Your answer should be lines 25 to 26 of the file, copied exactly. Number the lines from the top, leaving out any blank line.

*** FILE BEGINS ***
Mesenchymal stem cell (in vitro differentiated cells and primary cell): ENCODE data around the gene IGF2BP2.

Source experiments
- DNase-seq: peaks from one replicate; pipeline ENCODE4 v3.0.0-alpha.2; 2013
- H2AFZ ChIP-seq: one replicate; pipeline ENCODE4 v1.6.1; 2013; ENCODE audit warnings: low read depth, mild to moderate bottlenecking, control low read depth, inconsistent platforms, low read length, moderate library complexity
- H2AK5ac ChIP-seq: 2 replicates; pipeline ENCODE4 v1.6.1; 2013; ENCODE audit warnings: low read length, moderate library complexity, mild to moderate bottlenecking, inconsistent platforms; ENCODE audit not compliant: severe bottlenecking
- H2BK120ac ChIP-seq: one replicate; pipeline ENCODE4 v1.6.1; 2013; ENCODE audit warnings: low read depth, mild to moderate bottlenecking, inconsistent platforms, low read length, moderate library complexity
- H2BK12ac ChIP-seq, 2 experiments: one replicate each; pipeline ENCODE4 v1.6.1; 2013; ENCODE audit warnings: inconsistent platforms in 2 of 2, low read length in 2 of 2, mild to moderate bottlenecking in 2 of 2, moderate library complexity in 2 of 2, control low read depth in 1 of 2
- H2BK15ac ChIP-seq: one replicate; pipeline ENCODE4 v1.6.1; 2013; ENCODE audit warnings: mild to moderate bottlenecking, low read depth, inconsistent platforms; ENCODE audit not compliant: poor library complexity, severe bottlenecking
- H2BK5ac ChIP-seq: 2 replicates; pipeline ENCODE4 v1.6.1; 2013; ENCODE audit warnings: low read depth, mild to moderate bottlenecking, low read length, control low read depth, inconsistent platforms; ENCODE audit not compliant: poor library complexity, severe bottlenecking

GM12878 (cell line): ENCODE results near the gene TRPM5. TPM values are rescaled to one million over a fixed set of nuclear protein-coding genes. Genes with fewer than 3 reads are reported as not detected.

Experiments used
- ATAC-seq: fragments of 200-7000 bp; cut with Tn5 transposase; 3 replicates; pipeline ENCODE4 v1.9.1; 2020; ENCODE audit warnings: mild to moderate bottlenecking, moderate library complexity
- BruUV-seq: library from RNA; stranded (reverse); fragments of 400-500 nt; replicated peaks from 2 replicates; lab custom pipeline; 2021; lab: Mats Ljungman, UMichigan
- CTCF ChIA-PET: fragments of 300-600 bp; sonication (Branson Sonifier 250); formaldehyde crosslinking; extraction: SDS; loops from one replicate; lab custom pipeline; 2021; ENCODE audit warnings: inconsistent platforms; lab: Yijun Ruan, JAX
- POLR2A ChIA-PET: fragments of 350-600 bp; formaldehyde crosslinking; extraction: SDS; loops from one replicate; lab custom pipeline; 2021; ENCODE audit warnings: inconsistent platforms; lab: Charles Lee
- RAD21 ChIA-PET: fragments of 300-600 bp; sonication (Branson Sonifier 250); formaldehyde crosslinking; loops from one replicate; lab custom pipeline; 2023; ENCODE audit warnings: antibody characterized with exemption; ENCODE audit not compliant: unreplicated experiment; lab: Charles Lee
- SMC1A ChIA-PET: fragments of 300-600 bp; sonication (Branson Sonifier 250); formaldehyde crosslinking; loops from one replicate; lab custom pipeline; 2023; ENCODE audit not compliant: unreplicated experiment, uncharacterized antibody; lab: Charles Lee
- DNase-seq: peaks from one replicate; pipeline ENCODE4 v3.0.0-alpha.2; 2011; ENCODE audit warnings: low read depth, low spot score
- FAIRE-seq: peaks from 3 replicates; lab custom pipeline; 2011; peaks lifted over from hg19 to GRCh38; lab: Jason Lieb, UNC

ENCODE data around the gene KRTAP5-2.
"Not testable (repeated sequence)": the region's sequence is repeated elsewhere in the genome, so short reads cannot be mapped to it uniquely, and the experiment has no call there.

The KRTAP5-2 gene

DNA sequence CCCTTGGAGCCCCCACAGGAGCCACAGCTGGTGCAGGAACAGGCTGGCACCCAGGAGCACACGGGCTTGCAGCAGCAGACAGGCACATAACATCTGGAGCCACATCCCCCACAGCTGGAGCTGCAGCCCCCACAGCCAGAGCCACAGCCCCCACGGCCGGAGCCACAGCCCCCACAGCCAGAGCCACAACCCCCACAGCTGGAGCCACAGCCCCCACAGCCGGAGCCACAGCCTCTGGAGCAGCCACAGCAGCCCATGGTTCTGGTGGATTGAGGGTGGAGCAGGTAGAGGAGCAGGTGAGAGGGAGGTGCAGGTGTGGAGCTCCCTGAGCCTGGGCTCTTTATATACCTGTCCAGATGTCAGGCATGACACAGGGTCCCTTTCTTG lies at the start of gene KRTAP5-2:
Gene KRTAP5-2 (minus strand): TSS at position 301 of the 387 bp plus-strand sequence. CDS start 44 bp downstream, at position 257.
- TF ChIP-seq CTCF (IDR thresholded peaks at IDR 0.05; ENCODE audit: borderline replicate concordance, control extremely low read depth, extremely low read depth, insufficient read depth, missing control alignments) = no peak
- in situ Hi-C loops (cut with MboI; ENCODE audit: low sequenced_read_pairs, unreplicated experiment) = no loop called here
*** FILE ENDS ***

- TF ChIP-seq CTCF (IDR thresholded peaks at IDR 0.05; ENCODE audit: borderline replicate concordance, control extremely low read depth, extremely low read depth, insufficient read depth, missing control alignments) = no peak
- in situ Hi-C loops (cut with MboI; ENCODE audit: low sequenced_read_pairs, unreplicated experiment) = no loop called here